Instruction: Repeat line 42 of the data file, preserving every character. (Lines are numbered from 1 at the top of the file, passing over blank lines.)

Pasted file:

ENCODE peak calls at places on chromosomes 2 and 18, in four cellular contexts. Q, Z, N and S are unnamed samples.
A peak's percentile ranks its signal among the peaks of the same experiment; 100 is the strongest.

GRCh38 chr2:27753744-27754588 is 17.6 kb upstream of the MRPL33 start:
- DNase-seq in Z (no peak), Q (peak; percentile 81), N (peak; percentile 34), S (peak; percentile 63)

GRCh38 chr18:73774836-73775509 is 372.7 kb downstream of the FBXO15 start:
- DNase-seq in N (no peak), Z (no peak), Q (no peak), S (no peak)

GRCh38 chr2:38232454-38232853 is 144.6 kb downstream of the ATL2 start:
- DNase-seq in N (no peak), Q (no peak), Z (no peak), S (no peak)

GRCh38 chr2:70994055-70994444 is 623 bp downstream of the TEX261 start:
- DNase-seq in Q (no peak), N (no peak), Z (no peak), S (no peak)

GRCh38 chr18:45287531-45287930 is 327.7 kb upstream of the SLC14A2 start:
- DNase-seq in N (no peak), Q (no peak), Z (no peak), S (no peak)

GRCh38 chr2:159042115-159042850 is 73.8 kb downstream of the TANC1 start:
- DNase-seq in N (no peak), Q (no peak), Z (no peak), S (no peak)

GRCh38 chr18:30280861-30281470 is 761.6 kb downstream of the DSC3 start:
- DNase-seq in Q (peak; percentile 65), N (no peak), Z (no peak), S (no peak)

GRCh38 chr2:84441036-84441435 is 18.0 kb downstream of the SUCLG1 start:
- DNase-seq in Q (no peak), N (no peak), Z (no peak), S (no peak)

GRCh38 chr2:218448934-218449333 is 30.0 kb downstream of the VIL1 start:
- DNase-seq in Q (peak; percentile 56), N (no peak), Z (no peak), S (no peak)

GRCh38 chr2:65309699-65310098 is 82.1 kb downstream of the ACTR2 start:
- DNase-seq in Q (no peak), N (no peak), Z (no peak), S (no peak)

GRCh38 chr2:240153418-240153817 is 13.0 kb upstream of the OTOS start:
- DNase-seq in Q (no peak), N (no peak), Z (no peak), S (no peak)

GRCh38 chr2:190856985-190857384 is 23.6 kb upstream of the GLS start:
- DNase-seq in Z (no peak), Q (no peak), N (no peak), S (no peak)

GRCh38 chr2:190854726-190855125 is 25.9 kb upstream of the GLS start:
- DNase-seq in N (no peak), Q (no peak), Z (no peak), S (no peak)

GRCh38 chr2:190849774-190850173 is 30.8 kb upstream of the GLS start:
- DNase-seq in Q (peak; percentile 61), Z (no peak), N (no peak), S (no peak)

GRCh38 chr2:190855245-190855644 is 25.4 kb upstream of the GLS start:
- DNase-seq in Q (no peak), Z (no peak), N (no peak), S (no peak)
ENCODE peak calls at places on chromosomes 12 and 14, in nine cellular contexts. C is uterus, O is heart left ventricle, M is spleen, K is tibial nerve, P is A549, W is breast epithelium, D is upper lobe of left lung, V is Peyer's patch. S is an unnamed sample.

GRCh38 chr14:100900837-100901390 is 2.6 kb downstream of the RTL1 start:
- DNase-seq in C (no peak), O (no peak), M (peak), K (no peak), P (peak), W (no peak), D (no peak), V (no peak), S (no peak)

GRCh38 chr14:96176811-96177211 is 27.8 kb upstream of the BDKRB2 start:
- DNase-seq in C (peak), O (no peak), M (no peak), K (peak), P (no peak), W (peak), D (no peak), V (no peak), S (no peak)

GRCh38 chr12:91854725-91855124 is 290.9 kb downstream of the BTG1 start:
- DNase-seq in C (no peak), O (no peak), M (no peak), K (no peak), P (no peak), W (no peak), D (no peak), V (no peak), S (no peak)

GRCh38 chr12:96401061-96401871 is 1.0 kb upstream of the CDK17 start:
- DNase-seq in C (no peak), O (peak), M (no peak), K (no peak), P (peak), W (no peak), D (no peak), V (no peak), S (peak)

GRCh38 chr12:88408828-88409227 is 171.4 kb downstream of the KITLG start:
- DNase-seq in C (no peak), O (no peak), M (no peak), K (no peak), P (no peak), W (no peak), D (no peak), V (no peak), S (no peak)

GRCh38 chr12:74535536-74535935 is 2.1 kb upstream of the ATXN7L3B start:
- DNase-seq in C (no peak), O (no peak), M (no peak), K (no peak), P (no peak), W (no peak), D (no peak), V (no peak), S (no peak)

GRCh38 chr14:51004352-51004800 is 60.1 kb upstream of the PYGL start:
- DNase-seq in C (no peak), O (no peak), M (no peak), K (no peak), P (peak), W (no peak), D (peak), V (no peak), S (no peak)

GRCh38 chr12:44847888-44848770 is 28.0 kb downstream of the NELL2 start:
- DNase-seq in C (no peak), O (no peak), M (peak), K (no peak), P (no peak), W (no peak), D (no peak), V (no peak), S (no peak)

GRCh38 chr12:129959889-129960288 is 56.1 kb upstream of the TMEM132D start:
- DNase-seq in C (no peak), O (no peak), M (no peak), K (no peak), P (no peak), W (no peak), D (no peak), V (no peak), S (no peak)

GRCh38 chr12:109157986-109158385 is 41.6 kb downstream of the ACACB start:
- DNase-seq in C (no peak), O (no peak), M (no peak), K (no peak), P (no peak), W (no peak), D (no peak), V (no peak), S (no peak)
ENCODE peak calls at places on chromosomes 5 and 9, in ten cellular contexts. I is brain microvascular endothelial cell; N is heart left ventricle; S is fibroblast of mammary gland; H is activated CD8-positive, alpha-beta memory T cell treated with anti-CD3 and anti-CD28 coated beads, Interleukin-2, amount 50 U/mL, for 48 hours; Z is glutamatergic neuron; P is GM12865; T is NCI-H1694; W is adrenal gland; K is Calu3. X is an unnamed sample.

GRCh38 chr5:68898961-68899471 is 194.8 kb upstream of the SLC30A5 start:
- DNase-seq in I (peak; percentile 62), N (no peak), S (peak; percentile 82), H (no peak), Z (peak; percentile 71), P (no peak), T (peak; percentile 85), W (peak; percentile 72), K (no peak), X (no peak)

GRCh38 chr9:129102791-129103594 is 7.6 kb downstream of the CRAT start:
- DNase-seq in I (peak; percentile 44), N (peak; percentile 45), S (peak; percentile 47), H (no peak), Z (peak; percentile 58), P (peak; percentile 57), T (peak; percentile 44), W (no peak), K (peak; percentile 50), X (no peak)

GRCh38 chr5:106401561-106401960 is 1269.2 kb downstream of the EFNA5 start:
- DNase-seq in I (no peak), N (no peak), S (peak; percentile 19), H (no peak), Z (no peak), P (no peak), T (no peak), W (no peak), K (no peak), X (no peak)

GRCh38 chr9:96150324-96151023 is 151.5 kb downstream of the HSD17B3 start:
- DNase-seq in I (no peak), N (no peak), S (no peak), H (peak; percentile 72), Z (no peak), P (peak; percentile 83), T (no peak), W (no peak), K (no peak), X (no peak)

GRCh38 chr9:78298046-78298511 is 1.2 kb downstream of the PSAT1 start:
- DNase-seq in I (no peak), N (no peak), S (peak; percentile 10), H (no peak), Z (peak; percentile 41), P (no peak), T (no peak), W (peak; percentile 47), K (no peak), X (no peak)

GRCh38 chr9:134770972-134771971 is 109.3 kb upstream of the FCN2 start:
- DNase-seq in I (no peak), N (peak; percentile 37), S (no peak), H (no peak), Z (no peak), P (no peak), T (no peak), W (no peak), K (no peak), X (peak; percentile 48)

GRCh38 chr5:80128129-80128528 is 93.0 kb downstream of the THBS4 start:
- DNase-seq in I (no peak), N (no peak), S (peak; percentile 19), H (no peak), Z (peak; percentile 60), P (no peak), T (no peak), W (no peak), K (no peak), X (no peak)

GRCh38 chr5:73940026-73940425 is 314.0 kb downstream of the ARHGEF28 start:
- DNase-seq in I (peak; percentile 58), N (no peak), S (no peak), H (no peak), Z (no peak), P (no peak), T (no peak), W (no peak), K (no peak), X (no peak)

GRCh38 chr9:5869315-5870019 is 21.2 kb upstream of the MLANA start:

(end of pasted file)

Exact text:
GRCh38 chr12:88408828-88409227 is 171.4 kb downstream of the KITLG start: